New EEE Cases Confirmed In Calhoun County
Saturday, September 21, 2019

(LANSING) – New cases of Eastern Equine Encephalitis have been confirmed in Southern Michigan.

The Michigan Department of Health and Human Services says EEE has been confirmed in an adult resident of Calhoun County. That brings the total number of human cases in Southwest Michigan to eight, with three fatalities. The counties reporting human cases of EEE in addition to Calhoun are Cass, Barry, Berrien, Kalamazoo and Van Buren.

Officials say testing at the Michigan State University Veterinary Diagnostic Lab recently identified EEE in one animal each in Calhoun, Jackson and Montcalm Counties. As of September 20, EEE had been confirmed in 21 animals from 11 Counties: St. Joseph, Cass, Barry, Berrien, Calhoun, Genesee, Jackson, Kalamazoo, Lapeer, Montcalm and Van Buren.

Dr. Joneigh Khaldun, Chief Medical Executive and Chief Deputy For Health with the HHS says the increasing geographic spread and increasing number of EEE cases in humans and animals indicate that the risk for EEE is ongoing.

The HHS is encouraging local officials in the affected counties to consider postponing, rescheduling or canceling outdoor activities occurring at or after dusk, specifically activities that involve children, until the first hard frost of the year.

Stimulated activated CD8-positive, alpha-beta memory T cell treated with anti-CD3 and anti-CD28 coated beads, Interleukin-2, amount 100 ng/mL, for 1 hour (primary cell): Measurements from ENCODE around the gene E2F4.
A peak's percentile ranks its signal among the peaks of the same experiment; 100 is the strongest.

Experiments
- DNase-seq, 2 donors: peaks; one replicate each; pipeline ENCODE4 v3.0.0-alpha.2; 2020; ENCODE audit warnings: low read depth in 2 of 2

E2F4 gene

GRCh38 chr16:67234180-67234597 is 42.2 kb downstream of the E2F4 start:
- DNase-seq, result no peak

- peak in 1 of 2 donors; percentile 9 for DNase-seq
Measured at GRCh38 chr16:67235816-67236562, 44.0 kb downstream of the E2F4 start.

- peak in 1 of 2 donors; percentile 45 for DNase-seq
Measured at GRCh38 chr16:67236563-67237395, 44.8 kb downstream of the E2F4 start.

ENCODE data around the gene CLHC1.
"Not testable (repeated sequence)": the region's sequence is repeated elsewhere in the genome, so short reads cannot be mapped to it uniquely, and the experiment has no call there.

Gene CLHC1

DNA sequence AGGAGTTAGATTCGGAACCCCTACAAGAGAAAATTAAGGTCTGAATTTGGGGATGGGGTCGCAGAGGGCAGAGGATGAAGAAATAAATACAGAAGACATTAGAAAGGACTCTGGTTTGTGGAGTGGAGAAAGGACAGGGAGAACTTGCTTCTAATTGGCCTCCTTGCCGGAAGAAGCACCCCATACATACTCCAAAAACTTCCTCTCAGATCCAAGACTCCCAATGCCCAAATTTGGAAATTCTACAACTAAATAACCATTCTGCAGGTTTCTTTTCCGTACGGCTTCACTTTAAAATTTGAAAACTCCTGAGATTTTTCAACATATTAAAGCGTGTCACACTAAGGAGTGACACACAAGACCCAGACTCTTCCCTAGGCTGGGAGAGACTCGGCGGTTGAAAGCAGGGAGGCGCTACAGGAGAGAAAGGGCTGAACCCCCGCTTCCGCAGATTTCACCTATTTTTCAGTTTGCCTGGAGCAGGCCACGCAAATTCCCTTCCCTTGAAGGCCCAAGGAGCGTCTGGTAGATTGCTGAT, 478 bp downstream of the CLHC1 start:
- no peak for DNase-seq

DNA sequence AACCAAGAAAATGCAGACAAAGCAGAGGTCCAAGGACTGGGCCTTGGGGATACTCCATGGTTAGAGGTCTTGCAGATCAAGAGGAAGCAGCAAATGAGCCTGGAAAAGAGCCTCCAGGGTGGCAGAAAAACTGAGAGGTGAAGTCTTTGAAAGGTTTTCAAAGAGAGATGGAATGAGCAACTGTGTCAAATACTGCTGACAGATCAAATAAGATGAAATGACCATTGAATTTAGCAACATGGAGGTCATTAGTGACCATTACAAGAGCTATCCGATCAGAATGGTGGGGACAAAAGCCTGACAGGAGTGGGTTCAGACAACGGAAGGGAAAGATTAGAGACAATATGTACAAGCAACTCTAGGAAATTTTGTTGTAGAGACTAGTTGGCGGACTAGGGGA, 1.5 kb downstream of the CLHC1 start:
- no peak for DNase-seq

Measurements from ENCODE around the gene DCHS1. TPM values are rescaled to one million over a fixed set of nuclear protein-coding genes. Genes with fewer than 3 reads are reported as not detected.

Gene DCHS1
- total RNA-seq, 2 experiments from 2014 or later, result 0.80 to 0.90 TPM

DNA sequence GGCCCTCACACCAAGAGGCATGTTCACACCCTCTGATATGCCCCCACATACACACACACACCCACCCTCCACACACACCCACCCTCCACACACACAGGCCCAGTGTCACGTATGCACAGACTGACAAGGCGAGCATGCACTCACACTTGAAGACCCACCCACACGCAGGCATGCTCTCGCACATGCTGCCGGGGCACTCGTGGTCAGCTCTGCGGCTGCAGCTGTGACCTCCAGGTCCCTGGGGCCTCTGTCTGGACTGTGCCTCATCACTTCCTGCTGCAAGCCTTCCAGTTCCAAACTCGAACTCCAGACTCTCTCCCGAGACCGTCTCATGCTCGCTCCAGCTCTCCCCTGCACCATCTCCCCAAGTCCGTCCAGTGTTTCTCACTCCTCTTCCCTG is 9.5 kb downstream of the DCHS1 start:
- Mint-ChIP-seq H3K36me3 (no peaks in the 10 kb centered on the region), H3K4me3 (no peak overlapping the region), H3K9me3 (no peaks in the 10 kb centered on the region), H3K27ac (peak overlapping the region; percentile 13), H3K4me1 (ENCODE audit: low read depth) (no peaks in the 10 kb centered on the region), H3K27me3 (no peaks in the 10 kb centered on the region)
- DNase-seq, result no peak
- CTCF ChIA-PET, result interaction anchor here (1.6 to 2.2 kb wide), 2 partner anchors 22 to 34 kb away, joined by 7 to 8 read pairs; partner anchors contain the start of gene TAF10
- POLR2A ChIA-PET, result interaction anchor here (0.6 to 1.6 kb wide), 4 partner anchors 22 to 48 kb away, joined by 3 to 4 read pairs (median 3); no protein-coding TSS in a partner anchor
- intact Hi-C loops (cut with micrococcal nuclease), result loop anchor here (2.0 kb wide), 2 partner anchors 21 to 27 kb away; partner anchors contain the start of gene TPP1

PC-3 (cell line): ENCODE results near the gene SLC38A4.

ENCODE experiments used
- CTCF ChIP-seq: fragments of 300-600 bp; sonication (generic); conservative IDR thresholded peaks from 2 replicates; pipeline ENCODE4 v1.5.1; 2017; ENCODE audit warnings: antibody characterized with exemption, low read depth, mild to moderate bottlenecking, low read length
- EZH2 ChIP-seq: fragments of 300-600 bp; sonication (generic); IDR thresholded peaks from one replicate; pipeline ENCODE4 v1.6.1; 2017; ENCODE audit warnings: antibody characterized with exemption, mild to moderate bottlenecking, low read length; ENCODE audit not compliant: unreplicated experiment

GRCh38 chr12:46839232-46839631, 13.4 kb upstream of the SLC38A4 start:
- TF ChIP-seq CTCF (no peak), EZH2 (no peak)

People and animals can be infected with EEE from the bite of a mosquito carrying the virus. Individuals younger than age 15 and over the age of 50 are at greatest risk.

If you are going to be outside at dusk or later, apply insect repellents that contain DEET; wear long sleeved shirts and long pants; maintain window and door screening to keep mosquitoes outside and empty water from mosquito breeding sites such as buckets, unused kiddie pools and old tires.

Signs of EEE include the sudden onset of fever, chills, body and joint aches. Those can progress to a severe encephalitis, resulting in headache, disorientation, tremors, seizures and paralysis.